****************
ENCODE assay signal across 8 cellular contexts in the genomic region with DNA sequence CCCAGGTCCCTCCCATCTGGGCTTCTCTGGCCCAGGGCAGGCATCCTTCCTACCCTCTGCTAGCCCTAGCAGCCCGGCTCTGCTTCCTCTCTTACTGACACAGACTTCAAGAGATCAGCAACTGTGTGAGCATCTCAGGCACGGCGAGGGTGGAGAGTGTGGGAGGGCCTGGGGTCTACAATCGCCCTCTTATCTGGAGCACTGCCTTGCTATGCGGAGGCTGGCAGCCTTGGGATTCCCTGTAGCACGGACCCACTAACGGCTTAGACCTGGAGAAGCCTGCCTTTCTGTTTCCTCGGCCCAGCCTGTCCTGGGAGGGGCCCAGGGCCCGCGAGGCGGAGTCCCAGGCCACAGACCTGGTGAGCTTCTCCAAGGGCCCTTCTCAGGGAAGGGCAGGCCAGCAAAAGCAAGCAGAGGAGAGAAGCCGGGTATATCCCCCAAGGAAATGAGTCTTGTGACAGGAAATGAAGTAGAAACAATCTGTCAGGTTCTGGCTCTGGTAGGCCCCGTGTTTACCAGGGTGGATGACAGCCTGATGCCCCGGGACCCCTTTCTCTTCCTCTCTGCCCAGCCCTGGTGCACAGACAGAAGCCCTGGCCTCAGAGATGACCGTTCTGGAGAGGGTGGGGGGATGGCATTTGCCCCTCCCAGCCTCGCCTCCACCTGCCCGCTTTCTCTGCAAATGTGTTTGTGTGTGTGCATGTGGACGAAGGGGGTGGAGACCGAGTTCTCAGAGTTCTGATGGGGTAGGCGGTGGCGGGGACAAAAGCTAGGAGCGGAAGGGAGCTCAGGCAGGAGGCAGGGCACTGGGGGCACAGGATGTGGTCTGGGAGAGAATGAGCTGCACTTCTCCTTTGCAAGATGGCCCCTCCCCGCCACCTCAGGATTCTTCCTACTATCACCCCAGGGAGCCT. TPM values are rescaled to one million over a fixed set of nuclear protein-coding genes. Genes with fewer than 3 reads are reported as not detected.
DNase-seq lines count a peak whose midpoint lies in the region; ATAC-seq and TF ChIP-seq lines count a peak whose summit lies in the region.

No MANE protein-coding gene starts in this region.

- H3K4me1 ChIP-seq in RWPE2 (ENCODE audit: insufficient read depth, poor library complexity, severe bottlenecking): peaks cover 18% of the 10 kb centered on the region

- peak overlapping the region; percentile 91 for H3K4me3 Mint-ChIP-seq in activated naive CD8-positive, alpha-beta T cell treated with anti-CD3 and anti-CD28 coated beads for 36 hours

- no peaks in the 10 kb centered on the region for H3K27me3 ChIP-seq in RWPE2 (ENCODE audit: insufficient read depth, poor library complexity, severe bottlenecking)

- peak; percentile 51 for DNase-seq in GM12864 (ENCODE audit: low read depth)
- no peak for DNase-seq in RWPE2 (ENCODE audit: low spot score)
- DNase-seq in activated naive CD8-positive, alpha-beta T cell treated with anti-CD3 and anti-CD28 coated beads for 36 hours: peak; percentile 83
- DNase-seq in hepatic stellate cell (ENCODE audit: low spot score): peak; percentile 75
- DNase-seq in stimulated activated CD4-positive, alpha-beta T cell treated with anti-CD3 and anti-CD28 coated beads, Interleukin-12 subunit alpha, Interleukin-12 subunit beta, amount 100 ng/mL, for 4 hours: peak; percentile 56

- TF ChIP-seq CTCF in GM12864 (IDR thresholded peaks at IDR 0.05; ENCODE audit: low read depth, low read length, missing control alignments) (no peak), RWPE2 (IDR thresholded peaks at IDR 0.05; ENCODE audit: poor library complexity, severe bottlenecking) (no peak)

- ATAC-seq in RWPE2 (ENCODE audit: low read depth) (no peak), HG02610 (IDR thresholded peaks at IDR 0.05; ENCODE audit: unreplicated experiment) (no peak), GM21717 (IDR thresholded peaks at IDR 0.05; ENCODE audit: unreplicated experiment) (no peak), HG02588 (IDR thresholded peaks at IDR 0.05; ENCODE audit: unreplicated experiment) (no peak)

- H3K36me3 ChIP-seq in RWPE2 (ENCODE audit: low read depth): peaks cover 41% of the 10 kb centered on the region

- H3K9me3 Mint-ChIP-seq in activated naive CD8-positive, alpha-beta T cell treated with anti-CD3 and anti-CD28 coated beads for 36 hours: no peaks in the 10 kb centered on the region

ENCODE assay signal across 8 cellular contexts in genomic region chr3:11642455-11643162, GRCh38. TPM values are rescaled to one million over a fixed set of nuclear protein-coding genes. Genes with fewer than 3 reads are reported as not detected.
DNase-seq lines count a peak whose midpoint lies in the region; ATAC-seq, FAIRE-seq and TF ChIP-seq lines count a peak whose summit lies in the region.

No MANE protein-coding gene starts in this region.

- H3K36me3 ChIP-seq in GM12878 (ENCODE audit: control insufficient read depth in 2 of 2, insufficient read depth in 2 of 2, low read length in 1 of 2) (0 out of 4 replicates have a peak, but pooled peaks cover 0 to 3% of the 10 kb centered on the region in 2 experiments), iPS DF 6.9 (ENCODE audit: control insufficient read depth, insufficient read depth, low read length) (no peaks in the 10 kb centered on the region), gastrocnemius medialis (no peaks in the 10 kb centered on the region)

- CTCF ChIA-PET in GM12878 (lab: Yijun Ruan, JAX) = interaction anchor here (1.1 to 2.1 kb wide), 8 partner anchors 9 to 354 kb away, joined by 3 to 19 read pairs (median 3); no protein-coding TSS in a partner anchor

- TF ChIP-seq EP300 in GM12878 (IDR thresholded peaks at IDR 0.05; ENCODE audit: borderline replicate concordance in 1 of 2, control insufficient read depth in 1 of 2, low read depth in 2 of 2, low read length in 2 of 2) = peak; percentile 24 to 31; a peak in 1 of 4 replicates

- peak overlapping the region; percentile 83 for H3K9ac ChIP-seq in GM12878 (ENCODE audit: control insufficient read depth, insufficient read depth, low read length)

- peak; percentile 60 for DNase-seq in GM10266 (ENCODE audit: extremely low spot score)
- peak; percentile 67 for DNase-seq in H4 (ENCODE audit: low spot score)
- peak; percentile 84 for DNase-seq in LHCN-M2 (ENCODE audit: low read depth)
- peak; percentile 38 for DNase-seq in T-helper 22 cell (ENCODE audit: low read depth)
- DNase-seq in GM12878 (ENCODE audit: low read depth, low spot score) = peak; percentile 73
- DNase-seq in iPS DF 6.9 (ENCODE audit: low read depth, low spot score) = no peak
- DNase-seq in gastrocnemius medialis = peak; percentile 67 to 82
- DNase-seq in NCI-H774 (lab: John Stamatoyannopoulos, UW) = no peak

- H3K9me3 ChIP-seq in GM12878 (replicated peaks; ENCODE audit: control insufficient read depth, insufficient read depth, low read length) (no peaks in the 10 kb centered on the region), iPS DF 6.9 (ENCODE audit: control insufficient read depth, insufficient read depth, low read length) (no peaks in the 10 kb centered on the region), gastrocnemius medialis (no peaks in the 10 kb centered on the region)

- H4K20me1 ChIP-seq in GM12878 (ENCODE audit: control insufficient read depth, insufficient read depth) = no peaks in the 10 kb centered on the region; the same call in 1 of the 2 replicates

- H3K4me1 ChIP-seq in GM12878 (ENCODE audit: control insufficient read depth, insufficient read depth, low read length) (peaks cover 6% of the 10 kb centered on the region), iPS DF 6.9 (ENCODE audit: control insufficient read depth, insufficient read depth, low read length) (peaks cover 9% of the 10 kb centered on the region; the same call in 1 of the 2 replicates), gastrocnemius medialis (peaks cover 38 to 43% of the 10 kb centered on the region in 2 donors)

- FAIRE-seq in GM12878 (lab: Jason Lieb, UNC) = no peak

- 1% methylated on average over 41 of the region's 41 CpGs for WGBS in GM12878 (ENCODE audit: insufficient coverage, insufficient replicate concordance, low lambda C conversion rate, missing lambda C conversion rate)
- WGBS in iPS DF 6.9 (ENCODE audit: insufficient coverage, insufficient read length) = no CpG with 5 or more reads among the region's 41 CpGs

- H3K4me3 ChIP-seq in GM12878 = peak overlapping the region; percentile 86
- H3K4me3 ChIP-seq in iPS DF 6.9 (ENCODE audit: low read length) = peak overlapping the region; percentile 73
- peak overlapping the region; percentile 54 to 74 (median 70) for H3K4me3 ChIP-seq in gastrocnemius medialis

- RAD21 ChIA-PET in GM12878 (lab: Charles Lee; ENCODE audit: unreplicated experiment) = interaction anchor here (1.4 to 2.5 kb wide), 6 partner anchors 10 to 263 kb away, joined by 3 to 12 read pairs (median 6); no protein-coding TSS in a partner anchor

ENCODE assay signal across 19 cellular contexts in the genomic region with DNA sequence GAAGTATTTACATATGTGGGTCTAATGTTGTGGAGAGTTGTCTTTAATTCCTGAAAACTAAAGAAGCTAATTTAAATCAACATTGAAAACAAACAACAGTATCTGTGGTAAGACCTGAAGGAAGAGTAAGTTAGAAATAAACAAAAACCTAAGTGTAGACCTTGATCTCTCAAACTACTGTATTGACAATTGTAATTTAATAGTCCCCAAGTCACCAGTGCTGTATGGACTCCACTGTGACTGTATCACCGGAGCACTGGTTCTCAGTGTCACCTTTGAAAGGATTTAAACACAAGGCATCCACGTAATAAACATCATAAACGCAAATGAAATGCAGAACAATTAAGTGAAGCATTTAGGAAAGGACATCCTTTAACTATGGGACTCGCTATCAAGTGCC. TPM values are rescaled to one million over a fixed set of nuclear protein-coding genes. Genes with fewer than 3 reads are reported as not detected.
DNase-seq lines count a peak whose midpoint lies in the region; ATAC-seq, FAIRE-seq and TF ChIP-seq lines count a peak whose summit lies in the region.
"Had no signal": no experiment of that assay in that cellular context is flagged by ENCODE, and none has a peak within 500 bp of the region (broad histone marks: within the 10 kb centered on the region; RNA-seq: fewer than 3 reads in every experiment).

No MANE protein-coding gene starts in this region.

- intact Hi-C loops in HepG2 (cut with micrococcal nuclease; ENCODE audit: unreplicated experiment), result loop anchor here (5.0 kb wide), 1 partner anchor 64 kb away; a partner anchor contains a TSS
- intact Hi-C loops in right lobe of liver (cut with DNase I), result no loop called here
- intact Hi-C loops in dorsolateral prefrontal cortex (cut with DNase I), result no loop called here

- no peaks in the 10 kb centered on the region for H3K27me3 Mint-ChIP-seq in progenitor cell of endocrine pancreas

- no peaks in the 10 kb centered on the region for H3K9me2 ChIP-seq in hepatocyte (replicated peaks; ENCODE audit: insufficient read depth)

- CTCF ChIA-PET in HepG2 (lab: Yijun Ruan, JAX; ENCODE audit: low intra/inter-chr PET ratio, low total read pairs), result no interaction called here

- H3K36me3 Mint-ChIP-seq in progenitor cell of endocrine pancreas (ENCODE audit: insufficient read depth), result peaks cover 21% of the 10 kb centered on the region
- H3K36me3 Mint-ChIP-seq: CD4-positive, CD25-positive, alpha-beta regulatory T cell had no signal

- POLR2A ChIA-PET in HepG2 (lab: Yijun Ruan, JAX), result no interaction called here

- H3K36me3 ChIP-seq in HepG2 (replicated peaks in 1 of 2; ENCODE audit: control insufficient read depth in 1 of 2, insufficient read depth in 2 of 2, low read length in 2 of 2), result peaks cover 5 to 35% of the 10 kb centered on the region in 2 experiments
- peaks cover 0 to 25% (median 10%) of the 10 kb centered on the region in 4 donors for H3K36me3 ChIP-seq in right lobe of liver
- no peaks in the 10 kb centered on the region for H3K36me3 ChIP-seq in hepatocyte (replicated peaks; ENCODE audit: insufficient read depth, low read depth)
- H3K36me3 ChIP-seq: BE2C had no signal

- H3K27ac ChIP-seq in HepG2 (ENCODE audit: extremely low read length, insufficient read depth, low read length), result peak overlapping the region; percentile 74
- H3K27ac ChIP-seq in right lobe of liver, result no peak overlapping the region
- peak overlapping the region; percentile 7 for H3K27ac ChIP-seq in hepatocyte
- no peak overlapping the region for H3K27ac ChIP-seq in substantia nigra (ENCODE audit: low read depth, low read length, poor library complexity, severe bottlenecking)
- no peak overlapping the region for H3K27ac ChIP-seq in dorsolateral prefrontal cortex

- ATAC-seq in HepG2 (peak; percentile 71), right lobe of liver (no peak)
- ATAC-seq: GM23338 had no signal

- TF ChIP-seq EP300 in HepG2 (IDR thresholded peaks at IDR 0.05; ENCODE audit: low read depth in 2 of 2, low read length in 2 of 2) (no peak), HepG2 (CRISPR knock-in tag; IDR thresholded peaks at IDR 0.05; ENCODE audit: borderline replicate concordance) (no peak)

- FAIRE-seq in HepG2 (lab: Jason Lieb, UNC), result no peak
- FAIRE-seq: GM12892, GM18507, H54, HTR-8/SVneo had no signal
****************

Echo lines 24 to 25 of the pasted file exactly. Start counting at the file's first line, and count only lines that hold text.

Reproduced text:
- peak; percentile 67 for DNase-seq in H4 (ENCODE audit: low spot score)
- peak; percentile 84 for DNase-seq in LHCN-M2 (ENCODE audit: low read depth)